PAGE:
I hate it when we only find out about data breaches from lawsuits, but at least we find out. Marlene Kennedy of Courthouse News reports:
Five Guys burger joints failed to safeguard their data, giving hackers access to the accounts of debit-card-paying customers, a bank claims in court.
Trustco Bank says the hackers racked up more than $89,800 in charges on the accounts of clients who visited Five Guys restaurants in Albany, Schenectady, Warren and Saratoga counties.
The defendants in the complaint, filed in Schenectady County Supreme Court, are RSVT Glenmont LLC, RSVT Niskayuna LLC, RSVT Queensbury LLC and RSVT Saratoga Springs LLC. Each operates a Five Guys restaurant in the communities listed in their names.
The unauthorized transactions – Trustco counted 376 – occurred in November and December 2011, according to the complaint.
Read more on Courthouse News. Kennedy reports that according to the complaint, the affected restaurants “never provided notification to … customers of the security breach,” as required by New York law.
So what will NYS do, if it even knows about this lawsuit?
“It's not that we dislike “public debate,” we just don't see any reason to help it along.”
"The House Appropriations Committee is considering a draft report that would forbid the Library of Congress to allow bulk downloads of bills pending before Congress. The Library of Congress currently has an online database called THOMAS (for Thomas Jefferson) that allows people to look up bills pending before Congress. The problem is that THOMAS is somewhat clunky and it is difficult to extract data from it. This draft report would forbid the Library of Congress from modernizing THOMAS until a task force reports back. I am pretty sure that the majority of people on slashdot agree that being able to better understand how the various bills being considered by Congress interact would be good for this country."
“We don't want them screwing up the Internet, that's our job!”
"In a rare show of bipartisan agreement, lawmakers from both sides of the aisle warned this morning that a United Nations summit in December will lead to a virtual takeover of the Internet if proposals from China, Russia, Iran, and Saudi Arabia are adopted. Called the World Conference on International Telecommunications, the summit would consider proposals including '[using] international mandates to charge certain Web destinations on a "per-click" basis to fund the build-out of broadband infrastructure across the globe' and allowing 'governments to monitor and restrict content or impose economic costs upon international data flows.' Concerns regarding the possible proposals were both aired at a congressional hearing this morning and drafted in a congressional resolution (PDF)."
What does it take to convince Congress? (Nothing. Their mind are already made up.)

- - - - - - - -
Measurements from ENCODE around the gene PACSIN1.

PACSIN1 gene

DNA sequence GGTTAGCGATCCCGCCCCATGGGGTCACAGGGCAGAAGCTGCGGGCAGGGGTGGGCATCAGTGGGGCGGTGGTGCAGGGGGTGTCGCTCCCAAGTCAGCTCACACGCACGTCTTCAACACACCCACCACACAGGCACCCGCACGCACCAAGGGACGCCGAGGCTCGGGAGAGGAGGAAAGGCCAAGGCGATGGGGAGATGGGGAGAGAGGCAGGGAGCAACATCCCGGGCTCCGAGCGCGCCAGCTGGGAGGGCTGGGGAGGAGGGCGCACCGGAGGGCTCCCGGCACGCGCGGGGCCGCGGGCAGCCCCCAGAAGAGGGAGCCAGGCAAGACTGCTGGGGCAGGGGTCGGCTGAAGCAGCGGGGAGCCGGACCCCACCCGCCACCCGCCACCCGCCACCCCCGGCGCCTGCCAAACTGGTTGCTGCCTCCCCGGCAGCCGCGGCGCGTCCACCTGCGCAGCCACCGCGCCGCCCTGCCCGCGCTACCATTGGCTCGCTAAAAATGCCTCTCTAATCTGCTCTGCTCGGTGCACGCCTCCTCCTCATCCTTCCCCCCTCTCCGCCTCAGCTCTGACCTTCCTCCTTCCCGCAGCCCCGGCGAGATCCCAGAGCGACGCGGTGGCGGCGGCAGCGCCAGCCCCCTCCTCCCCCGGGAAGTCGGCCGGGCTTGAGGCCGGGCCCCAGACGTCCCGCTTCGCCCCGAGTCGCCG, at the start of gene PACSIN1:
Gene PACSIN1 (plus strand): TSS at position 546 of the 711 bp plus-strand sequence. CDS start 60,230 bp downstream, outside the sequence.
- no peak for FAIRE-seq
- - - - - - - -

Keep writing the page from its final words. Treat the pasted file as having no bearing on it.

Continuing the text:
May 31, 2012
EFF - Review House Hearing on Warrantless Wiretapping and the FISA Amendments Act
News release: "This morning, the House Judiciary Committee held an important hearing on the FISA Amendments Act (FAA) and the scope of the NSA’s warrantless wiretapping program. The FAA, which gutted privacy protections governing the interception international phone calls and e-mail to and from the United States, is set to expire at the end of the year, and Attorney General Eric Holder says it is his “top priority” to see it renewed."
This does not extend to inconsequential Blogs... Also, Just because they are in the minority makes no difference?
Judge says authors can sue Google
A judge filed a ruling today that gives authors, photographers, and illustrators the green light to sue Google.
The ruling allows the drawn-out court case -- over Google Books' practice of scanning book out of print and copyrighted content for Web searches -- to move forward. The suit will now determine if Google's argument that it has a fair-use defense has any merit.
… Google had tried to argue that the Authors Guild and an illustrators and photographers' group should be taken off the suit. According to the suit, Google said a class action suit is not justified because many authors wanted their books scanned. The company points to a survey in which over 500 authors, or 58 percent of those surveyed, "approve" of Google scanning their work for search purposes.
"Google's argument is without merit," Chin wrote. "The lead plaintiffs are adequate representatives of the class."
Read the entire ruling, posted by the Public Index, here.
The problem with “We don't like you” lawsuits...
Judge Frees Google’s Android From Oracle Copyrights
The federal judge refereeing the billion-dollar fight between Oracle and Google over the Android operating system has dismissed Oracle’s claim that the Java APIs used by Android are subject to copyright.
The APIs are application program interfaces, code that lets one piece of software talk to another. The general assumption has long been that APIs aren’t subject to copyright. But in suing Google over Android, Oracle insisted that they were, and after a six-week trial, the company’s efforts to win serious damages from Google came down to this single point.
But on Thursday, Judge William Alsup ruled that Oracle does not have the exclusive rights to the structure, sequence, and organization the 37 Java APIS in question.
“To accept Oracle’s claim would be to allow anyone to copyright one version of code to carry out a system of commands and thereby bar all others from writing their own different versions to carry out all or part of the same commands,” read the ruling from Alsup. “No holding has ever endorsed such a sweeping proposition.”